Read more about the True Crime genre in the first Films in Frame print magazine!
Phoenix Rising (dir. Amy J. Berg)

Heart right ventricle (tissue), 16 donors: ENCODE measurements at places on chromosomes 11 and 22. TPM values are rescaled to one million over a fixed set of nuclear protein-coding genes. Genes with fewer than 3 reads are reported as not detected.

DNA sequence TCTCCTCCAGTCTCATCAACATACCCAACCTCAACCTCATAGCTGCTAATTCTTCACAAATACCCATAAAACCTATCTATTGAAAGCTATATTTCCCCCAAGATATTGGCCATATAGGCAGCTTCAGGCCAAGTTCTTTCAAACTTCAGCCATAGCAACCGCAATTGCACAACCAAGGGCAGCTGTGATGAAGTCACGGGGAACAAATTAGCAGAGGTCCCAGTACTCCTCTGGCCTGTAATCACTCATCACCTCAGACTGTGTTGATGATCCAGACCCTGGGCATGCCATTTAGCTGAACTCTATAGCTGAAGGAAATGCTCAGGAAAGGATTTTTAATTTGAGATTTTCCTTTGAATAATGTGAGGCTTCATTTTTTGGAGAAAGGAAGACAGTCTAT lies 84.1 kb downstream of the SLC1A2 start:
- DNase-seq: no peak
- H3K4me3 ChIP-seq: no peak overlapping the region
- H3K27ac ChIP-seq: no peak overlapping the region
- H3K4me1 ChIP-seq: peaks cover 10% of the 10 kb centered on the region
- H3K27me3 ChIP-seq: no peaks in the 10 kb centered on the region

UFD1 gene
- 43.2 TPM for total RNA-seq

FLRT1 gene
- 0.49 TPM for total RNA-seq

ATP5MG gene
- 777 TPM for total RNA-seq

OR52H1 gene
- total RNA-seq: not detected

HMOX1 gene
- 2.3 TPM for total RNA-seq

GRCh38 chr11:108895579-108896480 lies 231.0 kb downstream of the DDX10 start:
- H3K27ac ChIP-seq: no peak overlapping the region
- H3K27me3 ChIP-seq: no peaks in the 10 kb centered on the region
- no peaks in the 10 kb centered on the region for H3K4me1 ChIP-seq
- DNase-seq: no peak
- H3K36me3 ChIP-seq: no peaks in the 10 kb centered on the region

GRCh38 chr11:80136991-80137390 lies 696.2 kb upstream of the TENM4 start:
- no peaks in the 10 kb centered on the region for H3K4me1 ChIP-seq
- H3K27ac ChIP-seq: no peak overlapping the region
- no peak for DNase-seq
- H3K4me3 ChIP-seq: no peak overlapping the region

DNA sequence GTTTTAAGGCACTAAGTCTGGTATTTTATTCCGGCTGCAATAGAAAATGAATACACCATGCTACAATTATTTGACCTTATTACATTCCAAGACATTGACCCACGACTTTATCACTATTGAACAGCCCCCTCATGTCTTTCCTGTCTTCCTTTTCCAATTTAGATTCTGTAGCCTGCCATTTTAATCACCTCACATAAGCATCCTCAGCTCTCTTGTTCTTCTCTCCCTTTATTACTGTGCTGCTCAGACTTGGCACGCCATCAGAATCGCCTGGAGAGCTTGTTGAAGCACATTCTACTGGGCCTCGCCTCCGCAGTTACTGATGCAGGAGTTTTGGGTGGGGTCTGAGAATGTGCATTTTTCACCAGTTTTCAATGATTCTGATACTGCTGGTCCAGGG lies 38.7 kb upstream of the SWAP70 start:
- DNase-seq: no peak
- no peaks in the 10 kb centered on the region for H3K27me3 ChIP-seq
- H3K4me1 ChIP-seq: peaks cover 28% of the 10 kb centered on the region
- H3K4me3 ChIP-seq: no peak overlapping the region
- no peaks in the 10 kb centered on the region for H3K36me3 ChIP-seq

At its core, the #MeToo movement seeks acknowledgment. The acknowledgment of wrongdoing, the acknowledgment of privilege, and, ultimately, the acknowledgment of accountability. Yet, in the throes of its valid intensity, the movement has occasionally stumbled into a sensationalist territory, with an overreliance on immediate emotion and an internet-wide subjectivity in definition. Still, at its foundation, it has exposed and rightfully destroyed many of society’s most deviant predators. Amongst these names (a list that includes the Weinsteins, Cosbys, and CKs of the world) is Marilyn Manson. The “shock rocker” whose three decades career has garnered a near-constant firestorm of controversy has recently been accused by a multitude of women of systemic grooming and assault. The highest-profile accuser is celebrated Thirteen (Catherine Hardwicke, 2003) and Westworld (HBO, 2016 – ) actress Evan Rachel Wood, whose years-long relationship with Manson has yielded several credible such accusations. However, like many survivors, Wood’s trauma is embedded, a process requiring a delicate balance of personal safety, societal trust, and faith in its justice system – a trifecta primarily seen in the ideal. For Wood, by the time her understanding of the events came to a place of mental and emotional readiness, California’s statute of limitations on domestic abuse had expired, rendering her legally powerless to pursue any official action against her abuser, thus avoiding any public displays of acknowledgment or accountability. In its straightforward documentary form, director Amy Berg’s (The Case Against Adnan Syed, 2019) film follows Wood’s journey from acting to direct action as she contributes, and successfully lobbies for, the aptly titled Phoenix Act, legislation to extend the statute of limitations on domestic abuse. Phoenix Rising also juxtaposes this present of Wood’s life with her past, particularly her memories of a Hollywood upbringing and her sexualization at a young age (a subject Wood previously addressed in 2020’s Showbiz Kids). Equal parts compelling in its predatorial pattern-identifying and entertainment industry hyper-sexualization and devastating in its graphic retelling of abuse, Phoenix Rising succeeds in shining the brightest of lights on the systematic nature of power abuse and its lingering effects.